trollop

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English[edit]

Etymology[edit]

Origin uncertain; apparently connected with the Middle English trollen (to go about, stroll, roll from side to side).

Pronunciation[edit]

Noun[edit]

trollop (plural trollops)

  1. A woman of a vulgar and discourteous disposition.
  2. (derogatory) A strumpet; a whore.
    • 1936, Anthony Bertram, Like the Phoenix:
      However, terrible as it may seem to the tall maiden sisters of J.P.'s in Queen Anne houses with walled vegetable gardens, this courtesan, strumpet, harlot, whore, punk, fille de joie, street-walker, this trollop, this trull, this baggage, this hussy, this drab, skit, rig, quean, mopsy, demirep, demimondaine, this wanton, this fornicatress, this doxy, this concubine, this frail sister, this poor Queenie--did actually solicit me, did actually say 'coming home to-night, dearie' and my soul was not blasted enough to call a policeman.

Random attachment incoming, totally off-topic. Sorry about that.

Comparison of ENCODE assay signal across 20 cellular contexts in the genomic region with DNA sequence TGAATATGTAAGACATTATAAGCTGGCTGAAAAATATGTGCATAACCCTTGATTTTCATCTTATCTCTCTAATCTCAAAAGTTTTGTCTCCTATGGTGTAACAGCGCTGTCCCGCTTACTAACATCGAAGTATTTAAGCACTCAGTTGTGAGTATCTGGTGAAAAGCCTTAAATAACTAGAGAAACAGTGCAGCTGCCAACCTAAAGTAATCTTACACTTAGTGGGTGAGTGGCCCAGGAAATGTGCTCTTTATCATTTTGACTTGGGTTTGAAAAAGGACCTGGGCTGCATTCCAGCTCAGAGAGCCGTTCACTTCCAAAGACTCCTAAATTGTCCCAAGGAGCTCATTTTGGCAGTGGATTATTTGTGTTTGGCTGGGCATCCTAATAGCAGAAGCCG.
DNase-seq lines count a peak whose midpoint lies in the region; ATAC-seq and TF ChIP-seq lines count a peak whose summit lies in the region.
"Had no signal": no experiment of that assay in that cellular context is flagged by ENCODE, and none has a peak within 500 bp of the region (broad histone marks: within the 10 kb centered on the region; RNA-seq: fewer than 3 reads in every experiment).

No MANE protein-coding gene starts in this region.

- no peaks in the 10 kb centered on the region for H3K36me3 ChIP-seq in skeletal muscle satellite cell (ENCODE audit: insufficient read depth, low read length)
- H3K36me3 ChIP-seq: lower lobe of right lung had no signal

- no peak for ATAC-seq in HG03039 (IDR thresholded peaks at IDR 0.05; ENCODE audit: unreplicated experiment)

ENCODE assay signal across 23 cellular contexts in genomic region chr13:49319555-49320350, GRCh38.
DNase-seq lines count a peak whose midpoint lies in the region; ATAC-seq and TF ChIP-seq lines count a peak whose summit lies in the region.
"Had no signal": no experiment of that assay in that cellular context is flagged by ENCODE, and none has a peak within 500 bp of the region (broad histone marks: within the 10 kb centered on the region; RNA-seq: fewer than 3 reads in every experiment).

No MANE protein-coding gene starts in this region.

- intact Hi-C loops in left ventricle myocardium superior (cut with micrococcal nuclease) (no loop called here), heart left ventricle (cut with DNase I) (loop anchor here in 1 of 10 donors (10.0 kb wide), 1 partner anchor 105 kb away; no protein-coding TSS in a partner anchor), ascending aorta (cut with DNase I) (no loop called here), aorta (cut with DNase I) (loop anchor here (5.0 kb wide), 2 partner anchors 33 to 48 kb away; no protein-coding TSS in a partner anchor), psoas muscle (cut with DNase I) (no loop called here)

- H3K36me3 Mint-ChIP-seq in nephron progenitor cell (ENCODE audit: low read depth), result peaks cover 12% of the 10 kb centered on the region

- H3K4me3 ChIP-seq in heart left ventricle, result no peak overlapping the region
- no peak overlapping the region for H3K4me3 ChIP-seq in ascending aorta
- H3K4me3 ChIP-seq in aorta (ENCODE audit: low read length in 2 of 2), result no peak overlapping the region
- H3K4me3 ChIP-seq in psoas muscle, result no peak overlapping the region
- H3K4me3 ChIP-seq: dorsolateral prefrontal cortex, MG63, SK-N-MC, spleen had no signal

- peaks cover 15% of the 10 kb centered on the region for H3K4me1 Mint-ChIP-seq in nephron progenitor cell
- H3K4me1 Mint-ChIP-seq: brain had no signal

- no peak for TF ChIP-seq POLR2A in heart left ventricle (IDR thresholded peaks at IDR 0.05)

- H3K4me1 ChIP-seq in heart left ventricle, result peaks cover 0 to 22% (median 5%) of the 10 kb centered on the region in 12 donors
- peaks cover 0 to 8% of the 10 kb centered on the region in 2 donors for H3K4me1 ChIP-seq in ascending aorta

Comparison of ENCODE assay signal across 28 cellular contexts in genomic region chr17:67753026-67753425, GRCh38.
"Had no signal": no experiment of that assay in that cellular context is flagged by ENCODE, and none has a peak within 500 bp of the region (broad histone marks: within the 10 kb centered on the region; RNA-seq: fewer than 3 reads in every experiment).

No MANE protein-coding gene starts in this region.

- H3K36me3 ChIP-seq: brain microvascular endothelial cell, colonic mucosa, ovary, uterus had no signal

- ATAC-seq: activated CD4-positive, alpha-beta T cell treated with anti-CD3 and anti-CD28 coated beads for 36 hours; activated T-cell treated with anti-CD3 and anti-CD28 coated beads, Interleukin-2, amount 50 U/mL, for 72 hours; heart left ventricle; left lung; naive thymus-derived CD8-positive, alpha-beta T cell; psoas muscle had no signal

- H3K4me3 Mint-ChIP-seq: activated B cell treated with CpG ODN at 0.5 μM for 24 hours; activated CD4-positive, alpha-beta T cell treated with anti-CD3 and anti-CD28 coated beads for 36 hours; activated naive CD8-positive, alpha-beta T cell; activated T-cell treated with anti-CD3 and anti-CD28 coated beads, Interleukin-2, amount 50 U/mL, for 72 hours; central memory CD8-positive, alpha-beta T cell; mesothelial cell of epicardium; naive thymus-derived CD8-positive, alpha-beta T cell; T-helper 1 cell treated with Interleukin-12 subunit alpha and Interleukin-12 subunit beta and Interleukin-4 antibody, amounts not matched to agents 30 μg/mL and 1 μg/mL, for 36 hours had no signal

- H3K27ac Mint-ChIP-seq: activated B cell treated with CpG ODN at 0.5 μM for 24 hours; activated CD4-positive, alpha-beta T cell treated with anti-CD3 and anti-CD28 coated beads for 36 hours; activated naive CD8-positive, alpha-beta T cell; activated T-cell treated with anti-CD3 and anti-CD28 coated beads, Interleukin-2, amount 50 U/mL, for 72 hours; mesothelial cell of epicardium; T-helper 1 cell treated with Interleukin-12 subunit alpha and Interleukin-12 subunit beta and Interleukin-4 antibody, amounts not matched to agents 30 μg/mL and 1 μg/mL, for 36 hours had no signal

Usage notes[edit]

This term connotes a debasement of class or social standing.

Synonyms[edit]

See also Thesaurus:promiscuous woman

Translations[edit]

Verb[edit]

trollop (third-person singular simple present trollops, present participle trolloping, simple past and past participle trolloped)

  1. to act in a sluggish or slovenly manner
  2. (Scotland) to dangle soggily: become bedraggled
  3. to behave like a trollop
  4. Of a horse: to move with a gait between a trot and a gallop; to canter.

Synonyms[edit]

Anagrams[edit]